"I counselled many flood victims and prayed for them, some feel depressed from having lost so many possessions, others have been extremely sick. I prayed with them and assured them of further prayer."
Wilson Chowdhry, Chairman of the BPCA said:
"Many Christians delay seeking medical assistance for ailments due to expensive medical costs and long distances to travel to hospital. It was a real blessing for our team to be able to provide a suffering community with aid that has potentially saved lives.
"Victims diagnosed with serious or long term conditions need to avail themselves of local hospital facilities and the Government has to do more to make this happen.
"The short life span of Christians in regions like Essa Nagri should be assessed by the Government of Pakistan, so that we can reduce the premature deaths of so many Christians in rural settings.
"A priority should be the installation of clean water facilities, bathroom facilities and cheaper more accessible healthcare facilities. Moreover the local sewage sytems should be modernised to prevent release of toxins through seepage especially during floods. Flood protection measures should also be introduced to safeguard against waterborne illnesses, or victims such as these families will continue to suffer."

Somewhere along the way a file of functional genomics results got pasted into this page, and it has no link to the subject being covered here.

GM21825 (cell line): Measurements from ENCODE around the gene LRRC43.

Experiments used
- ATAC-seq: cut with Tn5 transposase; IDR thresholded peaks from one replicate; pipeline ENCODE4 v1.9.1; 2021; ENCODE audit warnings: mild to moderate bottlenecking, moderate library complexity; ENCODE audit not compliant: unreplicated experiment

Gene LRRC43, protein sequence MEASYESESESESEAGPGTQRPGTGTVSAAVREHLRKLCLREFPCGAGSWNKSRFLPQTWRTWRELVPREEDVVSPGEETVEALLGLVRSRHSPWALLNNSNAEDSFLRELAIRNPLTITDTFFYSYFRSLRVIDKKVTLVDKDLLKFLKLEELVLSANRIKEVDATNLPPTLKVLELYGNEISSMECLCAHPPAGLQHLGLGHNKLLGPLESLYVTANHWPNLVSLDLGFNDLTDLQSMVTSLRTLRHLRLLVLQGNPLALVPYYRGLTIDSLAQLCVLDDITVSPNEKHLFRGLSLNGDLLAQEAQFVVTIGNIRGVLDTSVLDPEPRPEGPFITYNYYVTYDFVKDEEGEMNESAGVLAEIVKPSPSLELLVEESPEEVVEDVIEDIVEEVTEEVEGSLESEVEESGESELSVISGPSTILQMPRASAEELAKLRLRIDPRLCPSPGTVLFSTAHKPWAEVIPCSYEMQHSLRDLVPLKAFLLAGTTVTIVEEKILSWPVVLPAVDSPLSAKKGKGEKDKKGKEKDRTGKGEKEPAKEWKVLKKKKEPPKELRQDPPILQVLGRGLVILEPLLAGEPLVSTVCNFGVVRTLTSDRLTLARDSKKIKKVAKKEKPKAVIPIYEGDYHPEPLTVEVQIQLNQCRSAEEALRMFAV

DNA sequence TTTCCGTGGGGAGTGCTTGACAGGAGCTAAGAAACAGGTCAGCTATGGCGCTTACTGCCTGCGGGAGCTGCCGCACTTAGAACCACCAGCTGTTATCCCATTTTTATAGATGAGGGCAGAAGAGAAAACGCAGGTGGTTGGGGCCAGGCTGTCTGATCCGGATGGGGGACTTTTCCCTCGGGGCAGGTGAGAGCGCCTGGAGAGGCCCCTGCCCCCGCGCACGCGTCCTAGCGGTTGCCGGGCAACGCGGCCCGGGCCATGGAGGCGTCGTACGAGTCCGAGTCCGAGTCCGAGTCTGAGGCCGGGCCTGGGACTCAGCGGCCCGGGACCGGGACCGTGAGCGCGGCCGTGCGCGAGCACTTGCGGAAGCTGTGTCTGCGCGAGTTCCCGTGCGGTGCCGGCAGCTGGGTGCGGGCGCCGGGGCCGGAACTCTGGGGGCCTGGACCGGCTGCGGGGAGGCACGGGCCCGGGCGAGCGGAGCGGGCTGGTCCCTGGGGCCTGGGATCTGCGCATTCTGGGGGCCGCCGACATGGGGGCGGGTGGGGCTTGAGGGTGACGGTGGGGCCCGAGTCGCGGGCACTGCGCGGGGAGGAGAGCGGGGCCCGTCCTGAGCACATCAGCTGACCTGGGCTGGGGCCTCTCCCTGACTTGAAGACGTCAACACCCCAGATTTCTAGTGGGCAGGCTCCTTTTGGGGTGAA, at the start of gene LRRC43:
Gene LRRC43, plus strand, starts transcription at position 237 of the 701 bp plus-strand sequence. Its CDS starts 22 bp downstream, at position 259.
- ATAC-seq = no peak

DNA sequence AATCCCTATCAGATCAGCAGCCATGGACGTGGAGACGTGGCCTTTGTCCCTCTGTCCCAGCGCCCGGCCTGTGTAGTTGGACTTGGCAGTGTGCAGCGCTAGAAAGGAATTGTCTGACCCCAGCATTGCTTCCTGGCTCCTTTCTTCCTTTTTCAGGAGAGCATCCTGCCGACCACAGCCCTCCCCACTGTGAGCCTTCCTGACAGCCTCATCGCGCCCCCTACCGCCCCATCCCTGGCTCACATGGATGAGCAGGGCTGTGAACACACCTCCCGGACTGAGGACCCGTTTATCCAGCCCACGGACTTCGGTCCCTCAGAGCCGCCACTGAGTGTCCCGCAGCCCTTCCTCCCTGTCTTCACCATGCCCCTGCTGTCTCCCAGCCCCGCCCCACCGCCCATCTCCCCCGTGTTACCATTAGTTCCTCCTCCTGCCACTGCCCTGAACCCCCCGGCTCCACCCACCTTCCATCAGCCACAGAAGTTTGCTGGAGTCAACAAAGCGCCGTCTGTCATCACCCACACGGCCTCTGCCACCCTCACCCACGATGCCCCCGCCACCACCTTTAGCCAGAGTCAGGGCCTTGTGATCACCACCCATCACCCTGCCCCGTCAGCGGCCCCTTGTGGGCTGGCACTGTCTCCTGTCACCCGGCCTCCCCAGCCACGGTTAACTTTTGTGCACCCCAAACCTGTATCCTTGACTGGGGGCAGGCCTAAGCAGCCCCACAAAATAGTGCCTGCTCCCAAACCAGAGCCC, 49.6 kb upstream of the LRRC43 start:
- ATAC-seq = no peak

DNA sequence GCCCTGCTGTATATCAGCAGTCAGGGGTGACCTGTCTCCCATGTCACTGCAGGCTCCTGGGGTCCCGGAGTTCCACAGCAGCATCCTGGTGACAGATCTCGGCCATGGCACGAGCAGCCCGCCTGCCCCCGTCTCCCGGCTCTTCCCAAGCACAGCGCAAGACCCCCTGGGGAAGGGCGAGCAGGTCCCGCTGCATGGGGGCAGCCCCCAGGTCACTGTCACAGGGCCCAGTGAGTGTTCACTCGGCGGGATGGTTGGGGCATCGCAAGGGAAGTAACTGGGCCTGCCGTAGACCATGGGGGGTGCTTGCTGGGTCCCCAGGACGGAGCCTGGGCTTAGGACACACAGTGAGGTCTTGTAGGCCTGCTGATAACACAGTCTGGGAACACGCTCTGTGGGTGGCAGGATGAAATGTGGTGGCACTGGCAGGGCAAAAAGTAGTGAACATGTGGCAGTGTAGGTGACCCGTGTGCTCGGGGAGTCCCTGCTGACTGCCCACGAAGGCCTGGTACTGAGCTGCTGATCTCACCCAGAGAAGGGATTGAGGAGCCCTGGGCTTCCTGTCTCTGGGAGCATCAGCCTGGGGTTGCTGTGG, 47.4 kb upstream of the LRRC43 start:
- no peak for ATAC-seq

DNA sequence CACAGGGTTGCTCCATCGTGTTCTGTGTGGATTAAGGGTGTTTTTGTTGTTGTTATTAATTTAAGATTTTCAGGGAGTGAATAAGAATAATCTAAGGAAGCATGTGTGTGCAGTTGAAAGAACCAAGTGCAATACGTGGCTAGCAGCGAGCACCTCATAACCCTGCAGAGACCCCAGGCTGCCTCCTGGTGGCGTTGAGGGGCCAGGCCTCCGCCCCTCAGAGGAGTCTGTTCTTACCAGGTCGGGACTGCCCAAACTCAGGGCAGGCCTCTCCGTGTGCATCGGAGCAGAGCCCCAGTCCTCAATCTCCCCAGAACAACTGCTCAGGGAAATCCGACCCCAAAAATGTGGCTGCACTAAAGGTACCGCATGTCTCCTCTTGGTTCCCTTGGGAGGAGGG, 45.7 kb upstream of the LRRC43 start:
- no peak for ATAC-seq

Victims have access to Mehwish's telephone number and know that she is available at the end of a line should they need further assistance. Calls have been frequent and BPCA is working on initiating a 24 hour persecution report, prayer and counselling telephone line that would be free for all Christians or those seeking Christian prayers across the country.
To make the Givernment realise the importance of this work, we want to raise £2500 to install a walter filtration unit and a public washroom, that will help these communities have clean drinking water and a place wash themselves more safely and hygenically. If you would like to donate to this project please (click here). We will assess the sucess of this project and share data with the Government of Pakistan in hope it will trigger a more concerted effort to resolve ongoing health problems in rural communities.